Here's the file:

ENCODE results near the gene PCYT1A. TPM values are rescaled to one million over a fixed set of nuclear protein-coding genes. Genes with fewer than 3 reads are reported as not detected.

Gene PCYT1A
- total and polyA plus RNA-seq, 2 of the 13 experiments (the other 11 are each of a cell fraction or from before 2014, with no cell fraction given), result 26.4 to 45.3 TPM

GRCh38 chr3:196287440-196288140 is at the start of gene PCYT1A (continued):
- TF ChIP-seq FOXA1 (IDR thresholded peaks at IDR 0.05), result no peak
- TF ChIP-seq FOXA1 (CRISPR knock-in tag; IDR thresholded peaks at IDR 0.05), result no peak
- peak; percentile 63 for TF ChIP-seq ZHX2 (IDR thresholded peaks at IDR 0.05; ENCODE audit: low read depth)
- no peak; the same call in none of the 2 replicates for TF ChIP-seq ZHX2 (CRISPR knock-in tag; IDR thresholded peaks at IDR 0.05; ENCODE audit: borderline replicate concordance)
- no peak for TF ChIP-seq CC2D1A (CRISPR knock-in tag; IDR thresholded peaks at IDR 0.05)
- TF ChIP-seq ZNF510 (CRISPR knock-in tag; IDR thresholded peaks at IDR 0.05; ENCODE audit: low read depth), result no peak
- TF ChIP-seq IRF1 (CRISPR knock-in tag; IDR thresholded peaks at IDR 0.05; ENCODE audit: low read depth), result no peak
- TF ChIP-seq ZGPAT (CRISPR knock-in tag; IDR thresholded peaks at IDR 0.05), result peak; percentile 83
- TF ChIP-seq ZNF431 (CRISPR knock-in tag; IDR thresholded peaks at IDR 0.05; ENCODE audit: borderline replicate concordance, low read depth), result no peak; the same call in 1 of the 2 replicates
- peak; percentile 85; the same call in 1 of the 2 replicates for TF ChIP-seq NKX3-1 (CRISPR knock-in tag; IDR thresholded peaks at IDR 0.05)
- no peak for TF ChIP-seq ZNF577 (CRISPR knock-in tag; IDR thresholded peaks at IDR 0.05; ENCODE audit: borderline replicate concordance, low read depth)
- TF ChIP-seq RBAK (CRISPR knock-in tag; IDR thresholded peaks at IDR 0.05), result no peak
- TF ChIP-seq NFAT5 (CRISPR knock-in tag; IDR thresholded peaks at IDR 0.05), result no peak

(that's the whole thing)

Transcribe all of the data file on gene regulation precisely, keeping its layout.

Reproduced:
ENCODE results near the gene PCYT1A. TPM values are rescaled to one million over a fixed set of nuclear protein-coding genes. Genes with fewer than 3 reads are reported as not detected.

Gene PCYT1A
- total and polyA plus RNA-seq, 2 of the 13 experiments (the other 11 are each of a cell fraction or from before 2014, with no cell fraction given), result 26.4 to 45.3 TPM

GRCh38 chr3:196287440-196288140 is at the start of gene PCYT1A (continued):
- TF ChIP-seq FOXA1 (IDR thresholded peaks at IDR 0.05), result no peak
- TF ChIP-seq FOXA1 (CRISPR knock-in tag; IDR thresholded peaks at IDR 0.05), result no peak
- peak; percentile 63 for TF ChIP-seq ZHX2 (IDR thresholded peaks at IDR 0.05; ENCODE audit: low read depth)
- no peak; the same call in none of the 2 replicates for TF ChIP-seq ZHX2 (CRISPR knock-in tag; IDR thresholded peaks at IDR 0.05; ENCODE audit: borderline replicate concordance)
- no peak for TF ChIP-seq CC2D1A (CRISPR knock-in tag; IDR thresholded peaks at IDR 0.05)
- TF ChIP-seq ZNF510 (CRISPR knock-in tag; IDR thresholded peaks at IDR 0.05; ENCODE audit: low read depth), result no peak
- TF ChIP-seq IRF1 (CRISPR knock-in tag; IDR thresholded peaks at IDR 0.05; ENCODE audit: low read depth), result no peak
- TF ChIP-seq ZGPAT (CRISPR knock-in tag; IDR thresholded peaks at IDR 0.05), result peak; percentile 83
- TF ChIP-seq ZNF431 (CRISPR knock-in tag; IDR thresholded peaks at IDR 0.05; ENCODE audit: borderline replicate concordance, low read depth), result no peak; the same call in 1 of the 2 replicates
- peak; percentile 85; the same call in 1 of the 2 replicates for TF ChIP-seq NKX3-1 (CRISPR knock-in tag; IDR thresholded peaks at IDR 0.05)
- no peak for TF ChIP-seq ZNF577 (CRISPR knock-in tag; IDR thresholded peaks at IDR 0.05; ENCODE audit: borderline replicate concordance, low read depth)
- TF ChIP-seq RBAK (CRISPR knock-in tag; IDR thresholded peaks at IDR 0.05), result no peak
- TF ChIP-seq NFAT5 (CRISPR knock-in tag; IDR thresholded peaks at IDR 0.05), result no peak